“Most of the time, all they want is to end the emotional pain that they are feeling. And when nothing else works, suicide comes to mind.” Ardy said the most common trigger for suicide among the callers was depression.


Six Types of Emotional Abuse

1. Rejecting

Parents or caregivers who display rejecting behaviour toward a child will often [purposefully or unconsciously] let a child know, in a variety of ways, that he or she is unwanted. Putting down a child's worth or belittling their needs are some ways this type of emotional abuse may manifest. Other examples can include telling a child to leave, or worse, to get out of your face, calling him names or telling the child that he is worthless, making a child the family scapegoat or blaming him for family/sibling problems. Refusing to talk to or hold a young child as he grows can also be considered abusive behaviour.

2. Ignoring

Adults who have had few of their emotional needs met are often unable to respond to the needs of their children. They may not show attachment to the child or provide positive nurturing. They may show no interest in the child, or withhold affection or even fail to recognize the child's presence. Many times the parent is physically there but emotionally unavailable. Failing to respond to or consistently interact with your child constitutes emotional and psychological abuse.

3. Terrorizing

Parents who use threats, yelling and cursing are doing serious psychological damage to their children. Singling out one child to criticize and punish or ridiculing her for displaying normal emotions is abusive. Threatening a child with harsh words, physical harm, abandonment or in extreme cases death is unacceptable. Even in jest, causing a child to be terrified by the use of threats and/or intimidating behaviour is some of the worst emotional abuse. This includes witnessing, hearing or knowing that violence is taking place in the home.

4. Isolating

A parent who abuses a child through isolation may not allow the child to engage in appropriate activities with his or her peers; may keep a baby in his or her room, unexposed to stimulation or may prevent teenagers from participating in extracurricular activities. Requiring a child to stay in his or her room from the time school lets out until the next morning, restricting eating, or forcing a child to isolation or seclusion by keeping her away from family and friends can be destructive and considered emotional abuse depending on the circumstances and severity.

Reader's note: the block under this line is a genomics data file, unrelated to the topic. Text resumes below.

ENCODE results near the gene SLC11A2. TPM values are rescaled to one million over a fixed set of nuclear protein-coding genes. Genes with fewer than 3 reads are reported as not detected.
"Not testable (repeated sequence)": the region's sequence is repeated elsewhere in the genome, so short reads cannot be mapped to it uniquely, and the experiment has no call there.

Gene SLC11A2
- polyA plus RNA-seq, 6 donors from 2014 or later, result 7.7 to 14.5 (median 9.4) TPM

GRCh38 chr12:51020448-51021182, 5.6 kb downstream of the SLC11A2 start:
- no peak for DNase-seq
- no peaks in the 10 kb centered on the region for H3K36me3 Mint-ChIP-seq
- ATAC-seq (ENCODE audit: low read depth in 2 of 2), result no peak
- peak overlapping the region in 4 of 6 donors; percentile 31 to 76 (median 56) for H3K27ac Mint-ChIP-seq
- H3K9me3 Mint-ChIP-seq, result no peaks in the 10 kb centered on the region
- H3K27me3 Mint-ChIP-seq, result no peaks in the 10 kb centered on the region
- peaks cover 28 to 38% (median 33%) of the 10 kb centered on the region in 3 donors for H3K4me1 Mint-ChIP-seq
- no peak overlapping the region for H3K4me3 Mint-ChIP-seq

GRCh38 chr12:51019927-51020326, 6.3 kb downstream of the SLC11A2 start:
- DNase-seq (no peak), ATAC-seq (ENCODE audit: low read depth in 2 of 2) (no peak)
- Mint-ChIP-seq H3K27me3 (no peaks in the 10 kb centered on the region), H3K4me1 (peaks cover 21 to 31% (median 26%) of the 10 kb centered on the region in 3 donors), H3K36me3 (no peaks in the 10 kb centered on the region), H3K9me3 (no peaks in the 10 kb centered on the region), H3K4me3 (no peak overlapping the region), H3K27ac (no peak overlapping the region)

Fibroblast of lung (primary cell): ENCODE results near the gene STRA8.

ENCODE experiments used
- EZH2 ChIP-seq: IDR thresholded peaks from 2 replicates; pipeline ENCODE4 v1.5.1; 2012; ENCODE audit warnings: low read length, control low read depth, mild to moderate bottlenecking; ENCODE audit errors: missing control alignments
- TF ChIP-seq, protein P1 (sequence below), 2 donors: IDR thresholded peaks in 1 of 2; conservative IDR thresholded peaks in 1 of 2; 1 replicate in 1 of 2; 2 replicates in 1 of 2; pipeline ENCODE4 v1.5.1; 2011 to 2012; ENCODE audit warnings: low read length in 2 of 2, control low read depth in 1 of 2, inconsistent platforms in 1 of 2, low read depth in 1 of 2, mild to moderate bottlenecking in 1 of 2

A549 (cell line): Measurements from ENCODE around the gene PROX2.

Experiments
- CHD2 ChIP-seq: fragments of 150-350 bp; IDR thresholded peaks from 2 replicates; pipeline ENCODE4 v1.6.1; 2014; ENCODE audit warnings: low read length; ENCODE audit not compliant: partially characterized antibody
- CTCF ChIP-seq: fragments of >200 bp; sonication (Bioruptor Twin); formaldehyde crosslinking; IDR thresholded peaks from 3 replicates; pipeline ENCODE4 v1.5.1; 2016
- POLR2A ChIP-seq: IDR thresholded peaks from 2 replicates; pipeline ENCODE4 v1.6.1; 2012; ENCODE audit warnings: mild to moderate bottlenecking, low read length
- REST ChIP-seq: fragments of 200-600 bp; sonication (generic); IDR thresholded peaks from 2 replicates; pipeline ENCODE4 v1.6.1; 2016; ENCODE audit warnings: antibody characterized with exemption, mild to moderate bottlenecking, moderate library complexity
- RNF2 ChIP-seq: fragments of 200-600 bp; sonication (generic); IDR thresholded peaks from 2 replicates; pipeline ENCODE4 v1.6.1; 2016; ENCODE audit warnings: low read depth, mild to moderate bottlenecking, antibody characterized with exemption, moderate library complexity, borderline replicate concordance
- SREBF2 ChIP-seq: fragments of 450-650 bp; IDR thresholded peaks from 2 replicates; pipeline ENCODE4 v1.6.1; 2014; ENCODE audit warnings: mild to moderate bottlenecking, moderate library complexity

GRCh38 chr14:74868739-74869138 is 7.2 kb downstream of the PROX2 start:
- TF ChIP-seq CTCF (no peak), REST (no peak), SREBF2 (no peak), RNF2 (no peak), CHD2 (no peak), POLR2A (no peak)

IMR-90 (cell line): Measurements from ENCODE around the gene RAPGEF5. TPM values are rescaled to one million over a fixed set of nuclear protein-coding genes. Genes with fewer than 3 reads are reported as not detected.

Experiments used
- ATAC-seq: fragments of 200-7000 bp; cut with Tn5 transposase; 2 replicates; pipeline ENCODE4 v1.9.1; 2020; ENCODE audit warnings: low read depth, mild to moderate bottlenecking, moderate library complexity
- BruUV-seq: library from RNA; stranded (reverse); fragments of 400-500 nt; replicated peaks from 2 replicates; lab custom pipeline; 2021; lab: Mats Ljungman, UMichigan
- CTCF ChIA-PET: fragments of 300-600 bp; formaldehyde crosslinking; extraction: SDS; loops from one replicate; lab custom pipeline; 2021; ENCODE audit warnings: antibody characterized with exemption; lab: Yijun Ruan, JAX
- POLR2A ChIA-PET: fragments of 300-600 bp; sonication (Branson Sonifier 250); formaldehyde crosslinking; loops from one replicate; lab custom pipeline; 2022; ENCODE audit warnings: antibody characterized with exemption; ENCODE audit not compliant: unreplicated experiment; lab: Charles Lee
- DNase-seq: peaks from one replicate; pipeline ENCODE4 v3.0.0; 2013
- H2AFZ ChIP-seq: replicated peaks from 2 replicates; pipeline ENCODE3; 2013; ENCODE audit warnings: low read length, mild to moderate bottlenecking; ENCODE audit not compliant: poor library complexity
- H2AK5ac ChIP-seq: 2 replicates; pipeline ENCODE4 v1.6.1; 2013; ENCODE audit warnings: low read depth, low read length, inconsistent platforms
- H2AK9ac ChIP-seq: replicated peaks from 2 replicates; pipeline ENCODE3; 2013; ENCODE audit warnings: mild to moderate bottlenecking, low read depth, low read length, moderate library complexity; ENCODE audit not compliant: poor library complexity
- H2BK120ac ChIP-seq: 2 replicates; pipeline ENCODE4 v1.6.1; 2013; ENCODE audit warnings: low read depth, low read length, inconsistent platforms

5. Corrupting

Parents who corrupt may permit children to use drugs or alcohol, watch cruel behaviour toward animals, watch or look at inappropriate sexual content or to witness or participate in criminal activities such as stealing, assault, prostitution, gambling, etc. Encouraging an underage child to do things that are illegal or harmful is abusive and should be reported.

6. Exploiting

Exploitation can be considered manipulation or forced activity without regard for a child's need for development. For instance, repeatedly asking an eight-year-old to be responsible for the family's dinner is inappropriate. Giving a child responsibilities that are greater than a child of that age can handle or using a child for profit is abusive.


Signs and Symptoms

Emotional abuse symptoms vary but can invade any part of a person's life. Signs of emotional abuse include:

• Yelling or swearing (read about: Emotional Bullying)

• Name calling or insults; mocking

• Threats and intimidation

• Ignoring or excluding

• Isolating

• Humiliating

• Denial of the abuse and blaming of the victim

Emotional abuse, like other types of abuse, tends to take the form of a cycle.2 In a relationship, this cycle starts when one partner emotionally abuses the other, typically to

show dominance. The abuser then feels guilt, but not about what he (or she) has done, but more over the consequences of his actions. The abuser then makes up excuses for his own behaviour to avoid taking responsibility over what has happened. The abuser then resumes "normal" behaviour as if the abuse never happened and may, in fact, be extra charming, apologetic and giving – making the abused party believe that the abuser is sorry. The abuser then begins to fantasize about abusing his partner again and sets up a situation in which more emotional abuse can take place.